Home' The Leader Newspaper : The Leader - March 4th 2015 Contents 12 - “The Leader”, Wednesday, March 4, 2015
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With a 130-year old family
history rooted deeply in the
Cromer area, it is only fitting
that the Haeusler name should
be commemorated by the bridge
their family built.
Located on Cromer Road,
approximately three kilometres
from Mount Pleasant, the
modest but proud bridge is
used frequently by the locals –
especially as other routes are
often subject to flooding.
Gottfried Haeusler purchased
land in the Cromer area in 1853,
married, and moved in the
following year as one of the area’s
approaching the District Council
with a proposal to construct a
bridge over the Torrens River,
‘determined’ Gottfried decided
that he would instead build it
The bridge holds decades of
history, from being used by the
local school bus to being made
narrower through reconstruction
However, until February 26
John (Jack) Muster and Vern
Mueller, of Cromer, proposed the
idea to name the bridge last year
as a “recognition of the family
who lived in the area for a very
They were inspired by Clara
Rattei (nee Haeusler), daughter
of Gottfried, who told them the
story of how the bridge was made
Along with other passionate
locals, they lobbied to get the
council to consider the apt
naming of the bridge, and 108
people signed a petition to
Thelma, wife of the late Angus
Haeusler (fourth generation
and grandson of Gottfried), was
there to see the naming of the
bridge, along with her daughter
Diane Gore, (nee Haeusler),
her grandson Warren Gore and
numerous Cromer community
The family farming land
was carried on through several
consecutive generations, until
being sold in 1983.
Whilst Thelma now
resides in Handorf, she
mentioned how “the bridge
serves quite a big
area,” highlighting the
importance in acknowledging her
Mrs Thelma Haeusler (centre) gathered with her daughter Diane
Gore (nee Haeusler) and grandson Warren Gore, to represent three
generations of the Haeusler family and celebrate the success of the
bridge being named.
The proud Cromer community were there to support the Haeusler family history. Warren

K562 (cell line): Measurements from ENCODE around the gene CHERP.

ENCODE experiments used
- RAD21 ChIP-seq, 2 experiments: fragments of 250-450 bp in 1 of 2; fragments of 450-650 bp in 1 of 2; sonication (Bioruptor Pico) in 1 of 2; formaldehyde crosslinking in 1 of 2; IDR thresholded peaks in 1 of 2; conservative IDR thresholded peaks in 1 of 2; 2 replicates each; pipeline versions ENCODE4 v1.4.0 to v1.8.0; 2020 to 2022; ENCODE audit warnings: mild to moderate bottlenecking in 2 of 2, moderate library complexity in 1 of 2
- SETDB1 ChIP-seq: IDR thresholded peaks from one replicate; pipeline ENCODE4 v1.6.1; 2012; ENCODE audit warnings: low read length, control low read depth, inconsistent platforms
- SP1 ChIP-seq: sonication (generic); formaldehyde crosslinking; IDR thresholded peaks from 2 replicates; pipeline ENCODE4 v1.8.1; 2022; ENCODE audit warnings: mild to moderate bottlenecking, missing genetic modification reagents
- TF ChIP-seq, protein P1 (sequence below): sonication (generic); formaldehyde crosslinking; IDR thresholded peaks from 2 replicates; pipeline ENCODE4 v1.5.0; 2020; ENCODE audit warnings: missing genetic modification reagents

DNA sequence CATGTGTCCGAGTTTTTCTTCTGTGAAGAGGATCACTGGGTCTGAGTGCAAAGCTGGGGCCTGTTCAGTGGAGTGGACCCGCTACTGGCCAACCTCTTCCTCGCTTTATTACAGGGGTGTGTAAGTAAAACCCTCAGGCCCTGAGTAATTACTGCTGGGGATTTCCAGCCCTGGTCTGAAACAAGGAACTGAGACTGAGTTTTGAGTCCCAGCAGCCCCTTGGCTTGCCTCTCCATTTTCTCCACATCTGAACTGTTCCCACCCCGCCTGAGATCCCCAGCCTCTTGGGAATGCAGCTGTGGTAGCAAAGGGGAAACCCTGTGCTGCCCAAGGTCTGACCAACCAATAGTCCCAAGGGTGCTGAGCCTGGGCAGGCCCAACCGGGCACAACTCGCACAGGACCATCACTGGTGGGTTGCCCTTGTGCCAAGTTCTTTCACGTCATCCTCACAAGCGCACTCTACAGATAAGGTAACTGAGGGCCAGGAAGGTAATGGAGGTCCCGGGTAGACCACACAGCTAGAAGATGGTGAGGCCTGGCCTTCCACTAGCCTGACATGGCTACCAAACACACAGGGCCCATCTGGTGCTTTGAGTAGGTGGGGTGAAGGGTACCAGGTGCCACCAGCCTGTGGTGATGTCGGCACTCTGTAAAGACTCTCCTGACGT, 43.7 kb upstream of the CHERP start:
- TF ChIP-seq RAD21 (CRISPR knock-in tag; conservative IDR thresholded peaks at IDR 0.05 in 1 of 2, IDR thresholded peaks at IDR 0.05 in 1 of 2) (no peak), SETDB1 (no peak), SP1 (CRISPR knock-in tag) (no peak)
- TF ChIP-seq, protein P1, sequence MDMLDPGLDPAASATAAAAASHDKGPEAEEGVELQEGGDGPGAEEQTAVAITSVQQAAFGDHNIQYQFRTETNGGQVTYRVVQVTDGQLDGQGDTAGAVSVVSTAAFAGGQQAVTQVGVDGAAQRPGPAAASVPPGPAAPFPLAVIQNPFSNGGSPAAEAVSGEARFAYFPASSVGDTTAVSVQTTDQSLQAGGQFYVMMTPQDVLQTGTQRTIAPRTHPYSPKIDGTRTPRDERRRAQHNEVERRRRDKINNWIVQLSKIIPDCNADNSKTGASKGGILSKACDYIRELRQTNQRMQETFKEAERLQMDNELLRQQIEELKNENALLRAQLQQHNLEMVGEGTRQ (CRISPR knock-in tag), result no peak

Gore, Lyall Starkey, Diane Gore (nee Haeusler), Shirley Dylan, Thelma Haeusler, Graham
Hissey, Elizabeth Herrmann and John (Jack) Muster.
The Barossa Council has been in close contact
with property owners to manage corella flocks in
the Nuriootpa area.
Late last year Council became aware that a
large flock of corellas numbering 1,000-1,500 was
congregating in the vicinity of the Nuriootpa oval
and high school, and further investigation revealed
the birds were attracted to the area because of the
readily available water supply (irrigation, water
Council liaised with property owners to limit
access to the water, which encouraged the birds
to move on, and subsequently flock numbers
dramatically reduced to a couple hundred.
It is understood that numbers have recently
increased, which is believed to be due to a
corresponding increase in the availability of water
at these sites.
Council will continue to work with property
owners in a bid to restrict the birds’ access to water.
Possible solutions include altering watering times
to prevent pooling of water and managing stock
troughs appropriately to prevent the little corellas
accessing the water whilst ensuring sufficient
access for stock.
To date there has been no need to cull the birds
and Council is confident that with cooperation from
property owners the flock numbers can be managed.
In Tanunda a flock near Heinemann Park
appears to have moved on since a stock trough
was located and emptied.
There is still a large flock at Curdnatta Park in
Sandy Creek where a number of large open dams on
private property is making management difficult.
Council is considering bird scaring which would
require a number of consecutive nights to make
Managing Nuriootpa Corellas
A bridge with history
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